The National Household Travel Survey (NHTS) is probably the most comprehensive data source on driving behaviors of people in the US. It captures travel by US residents in all 50 States and the District of Columbia that includes trips made by “all modes of travel (private vehicle, public transportation, pedestrian and cycling) and for all purposes (travel to work, school, recreation, and personal/family trips).”

I am very excited when I see that NHTS has raw data posted on their website! More excitingly, I was able to import the data into Excel!

A word about the basic structure of this database. If you read its user guide (I have learned it is always a good idea to read the user guide first!), you will see the hierarchy of different data tables:

This tells us that trip data is the primary data source. It happens to be what I need in look at the statistical distribution of trips. So I went ahead and downloaded it to Excel.

The key variable I am looking at is TRPMILES. Its official definition as well as other basic info are as follows (copied from the 2017 NHTS codebook)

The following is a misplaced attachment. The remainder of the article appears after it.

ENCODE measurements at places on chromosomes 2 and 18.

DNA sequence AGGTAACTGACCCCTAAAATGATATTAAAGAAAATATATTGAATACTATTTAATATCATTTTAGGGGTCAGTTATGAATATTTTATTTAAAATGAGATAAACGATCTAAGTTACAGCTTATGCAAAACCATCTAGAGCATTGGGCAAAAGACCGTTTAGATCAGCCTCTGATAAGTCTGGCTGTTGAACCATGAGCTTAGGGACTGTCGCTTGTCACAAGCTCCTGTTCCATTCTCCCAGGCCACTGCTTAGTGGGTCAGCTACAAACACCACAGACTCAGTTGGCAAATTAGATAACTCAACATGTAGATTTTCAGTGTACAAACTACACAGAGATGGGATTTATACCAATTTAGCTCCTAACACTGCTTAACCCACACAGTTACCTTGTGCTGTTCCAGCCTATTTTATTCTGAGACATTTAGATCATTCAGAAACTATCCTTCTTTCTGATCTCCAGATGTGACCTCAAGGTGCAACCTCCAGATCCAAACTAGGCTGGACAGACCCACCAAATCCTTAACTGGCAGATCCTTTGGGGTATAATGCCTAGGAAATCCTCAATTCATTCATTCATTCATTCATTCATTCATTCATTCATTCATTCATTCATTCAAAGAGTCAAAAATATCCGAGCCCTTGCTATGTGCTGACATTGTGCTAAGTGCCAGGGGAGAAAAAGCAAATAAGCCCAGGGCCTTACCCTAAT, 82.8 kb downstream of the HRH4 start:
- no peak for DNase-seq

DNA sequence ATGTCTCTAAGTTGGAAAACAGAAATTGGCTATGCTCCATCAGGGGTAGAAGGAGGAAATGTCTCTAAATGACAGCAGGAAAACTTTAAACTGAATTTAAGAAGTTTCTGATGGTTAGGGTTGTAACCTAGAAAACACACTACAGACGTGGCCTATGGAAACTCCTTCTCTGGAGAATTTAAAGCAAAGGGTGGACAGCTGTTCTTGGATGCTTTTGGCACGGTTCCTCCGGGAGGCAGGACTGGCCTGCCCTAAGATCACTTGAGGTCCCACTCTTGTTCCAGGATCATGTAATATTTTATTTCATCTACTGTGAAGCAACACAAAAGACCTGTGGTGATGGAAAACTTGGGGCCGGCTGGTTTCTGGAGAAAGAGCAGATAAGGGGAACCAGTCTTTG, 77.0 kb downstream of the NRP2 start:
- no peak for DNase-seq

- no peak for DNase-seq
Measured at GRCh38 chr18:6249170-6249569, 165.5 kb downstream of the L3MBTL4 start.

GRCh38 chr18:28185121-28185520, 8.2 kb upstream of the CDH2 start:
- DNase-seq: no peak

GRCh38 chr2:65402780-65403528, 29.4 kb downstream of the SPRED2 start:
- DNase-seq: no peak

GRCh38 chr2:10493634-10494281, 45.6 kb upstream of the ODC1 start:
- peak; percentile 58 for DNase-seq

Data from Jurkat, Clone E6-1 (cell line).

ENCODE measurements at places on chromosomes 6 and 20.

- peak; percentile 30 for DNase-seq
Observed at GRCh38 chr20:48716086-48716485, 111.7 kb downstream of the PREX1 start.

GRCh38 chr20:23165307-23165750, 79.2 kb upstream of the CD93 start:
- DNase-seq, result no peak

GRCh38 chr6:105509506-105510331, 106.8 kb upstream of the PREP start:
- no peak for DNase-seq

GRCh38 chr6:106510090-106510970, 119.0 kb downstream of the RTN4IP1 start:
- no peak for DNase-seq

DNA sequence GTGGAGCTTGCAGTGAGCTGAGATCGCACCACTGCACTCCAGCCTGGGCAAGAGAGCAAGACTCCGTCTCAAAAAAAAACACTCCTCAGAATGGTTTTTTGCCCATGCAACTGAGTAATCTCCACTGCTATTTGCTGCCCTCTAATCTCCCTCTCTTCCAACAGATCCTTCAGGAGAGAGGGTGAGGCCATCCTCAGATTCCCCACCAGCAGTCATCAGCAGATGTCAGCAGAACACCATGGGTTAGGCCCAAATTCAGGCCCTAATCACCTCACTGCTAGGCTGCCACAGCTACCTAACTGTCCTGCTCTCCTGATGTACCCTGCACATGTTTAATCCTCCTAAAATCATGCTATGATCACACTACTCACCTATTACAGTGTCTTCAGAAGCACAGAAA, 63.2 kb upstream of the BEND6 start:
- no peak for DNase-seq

**Name:** TRPMILES**Description:** Trip distance in miles, derived from route geometry returned by Google Maps API, or from reported loop-trip distance**Question number:** ORNL**Type:** Numeric**Length:** 8 bytes (double precision)

**Response frequencies for variable TRPMILES in the Day Trip file**

Unweighted Frequency | Unweighted Percent | |

Not ascertained | 656 | 0.1 |

0-9621.053 | 922,916 | 99.9 |

Total | 923,572 | 100.0 |

As usual, I looked at the raw data values, and noticed that there are quite some trip miles that have -9 or 0 values. I excluded them. The original file has 923572 records. After cleaning, there are 922431 records. With this many records (approaching Excel’s 1-million-row limit), there are some significant processing lag time on my machine (I use a 2013 Mac Pro with 64GB memory and 3.7Ghz Quad-core Intel Xeon E5). So if you are use a laptop or less powerful machine, be patient. It will take a while.

Then it was just to generate its histogram. I first used PivotTable approach, because I would like to see the numbers so that I can verify the fact that most trips are 10 miles or less. Indeed, here are my Excel PivotTable (the table is long, so I am just showing trips up to 250 miles):

TRIP MILES | % |

0-10 | 78.02% |

10-20 | 12.30% |

20-30 | 4.20% |

30-40 | 1.79% |

40-50 | 0.93% |

If you add them up, an astounding 97.2% of all trips are less than 50 miles. 90% of all trips are less than 20 miles. This is a classic long tail distribution!